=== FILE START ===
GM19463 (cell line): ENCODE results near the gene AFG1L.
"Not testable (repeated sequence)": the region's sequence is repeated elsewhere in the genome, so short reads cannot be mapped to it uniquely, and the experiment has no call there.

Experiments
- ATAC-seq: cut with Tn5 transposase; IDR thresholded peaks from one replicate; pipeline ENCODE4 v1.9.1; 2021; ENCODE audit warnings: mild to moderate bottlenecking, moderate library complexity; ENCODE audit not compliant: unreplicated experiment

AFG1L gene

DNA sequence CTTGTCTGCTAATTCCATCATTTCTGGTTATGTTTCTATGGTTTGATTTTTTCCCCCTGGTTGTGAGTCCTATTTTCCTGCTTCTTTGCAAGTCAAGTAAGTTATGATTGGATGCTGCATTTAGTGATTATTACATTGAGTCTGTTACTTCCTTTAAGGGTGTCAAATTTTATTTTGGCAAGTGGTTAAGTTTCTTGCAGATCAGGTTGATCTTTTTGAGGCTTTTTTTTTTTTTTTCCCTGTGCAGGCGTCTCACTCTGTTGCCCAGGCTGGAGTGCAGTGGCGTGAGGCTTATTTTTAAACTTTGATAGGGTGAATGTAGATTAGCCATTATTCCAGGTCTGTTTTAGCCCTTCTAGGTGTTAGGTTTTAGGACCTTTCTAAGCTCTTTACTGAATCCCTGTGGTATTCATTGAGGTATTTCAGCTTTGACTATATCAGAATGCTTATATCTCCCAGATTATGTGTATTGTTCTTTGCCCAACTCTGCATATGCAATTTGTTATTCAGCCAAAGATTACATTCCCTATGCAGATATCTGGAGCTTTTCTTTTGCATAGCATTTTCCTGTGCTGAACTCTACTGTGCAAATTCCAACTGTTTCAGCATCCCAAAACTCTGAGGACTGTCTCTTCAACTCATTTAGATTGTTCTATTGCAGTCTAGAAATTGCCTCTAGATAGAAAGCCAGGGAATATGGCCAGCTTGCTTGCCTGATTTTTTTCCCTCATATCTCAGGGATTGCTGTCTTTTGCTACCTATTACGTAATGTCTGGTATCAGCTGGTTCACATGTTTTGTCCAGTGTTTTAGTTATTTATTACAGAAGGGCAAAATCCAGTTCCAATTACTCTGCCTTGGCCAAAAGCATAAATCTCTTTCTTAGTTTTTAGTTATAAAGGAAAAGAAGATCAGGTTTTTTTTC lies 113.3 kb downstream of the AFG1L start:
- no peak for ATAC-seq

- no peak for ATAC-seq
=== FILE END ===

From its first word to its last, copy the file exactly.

GM19463 (cell line): ENCODE results near the gene AFG1L.
"Not testable (repeated sequence)": the region's sequence is repeated elsewhere in the genome, so short reads cannot be mapped to it uniquely, and the experiment has no call there.

Experiments
- ATAC-seq: cut with Tn5 transposase; IDR thresholded peaks from one replicate; pipeline ENCODE4 v1.9.1; 2021; ENCODE audit warnings: mild to moderate bottlenecking, moderate library complexity; ENCODE audit not compliant: unreplicated experiment

AFG1L gene

DNA sequence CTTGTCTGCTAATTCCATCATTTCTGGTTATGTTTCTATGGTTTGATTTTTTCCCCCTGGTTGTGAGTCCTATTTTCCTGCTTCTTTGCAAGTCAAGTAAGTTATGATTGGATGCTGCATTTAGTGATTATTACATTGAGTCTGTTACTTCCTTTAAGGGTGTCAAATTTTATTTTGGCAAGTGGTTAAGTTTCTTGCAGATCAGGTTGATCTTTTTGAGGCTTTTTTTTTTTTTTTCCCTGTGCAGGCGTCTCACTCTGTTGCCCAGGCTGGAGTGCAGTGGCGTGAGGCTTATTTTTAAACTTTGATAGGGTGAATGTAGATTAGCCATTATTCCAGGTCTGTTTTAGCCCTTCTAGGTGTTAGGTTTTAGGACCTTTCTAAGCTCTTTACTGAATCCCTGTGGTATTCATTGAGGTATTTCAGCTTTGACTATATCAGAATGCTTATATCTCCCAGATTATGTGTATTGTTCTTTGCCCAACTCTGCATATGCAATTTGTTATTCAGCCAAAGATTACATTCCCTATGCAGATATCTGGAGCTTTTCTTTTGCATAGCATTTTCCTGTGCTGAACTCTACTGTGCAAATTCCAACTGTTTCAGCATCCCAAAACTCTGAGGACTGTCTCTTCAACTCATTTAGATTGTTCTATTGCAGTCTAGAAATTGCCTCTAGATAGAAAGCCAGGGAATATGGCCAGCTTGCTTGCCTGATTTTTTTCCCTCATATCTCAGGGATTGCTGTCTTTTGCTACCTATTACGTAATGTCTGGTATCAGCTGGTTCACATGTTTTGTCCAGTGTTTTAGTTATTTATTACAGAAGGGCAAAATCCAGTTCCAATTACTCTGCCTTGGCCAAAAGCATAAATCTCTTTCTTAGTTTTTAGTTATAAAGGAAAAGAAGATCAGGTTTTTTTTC lies 113.3 kb downstream of the AFG1L start:
- no peak for ATAC-seq

- no peak for ATAC-seq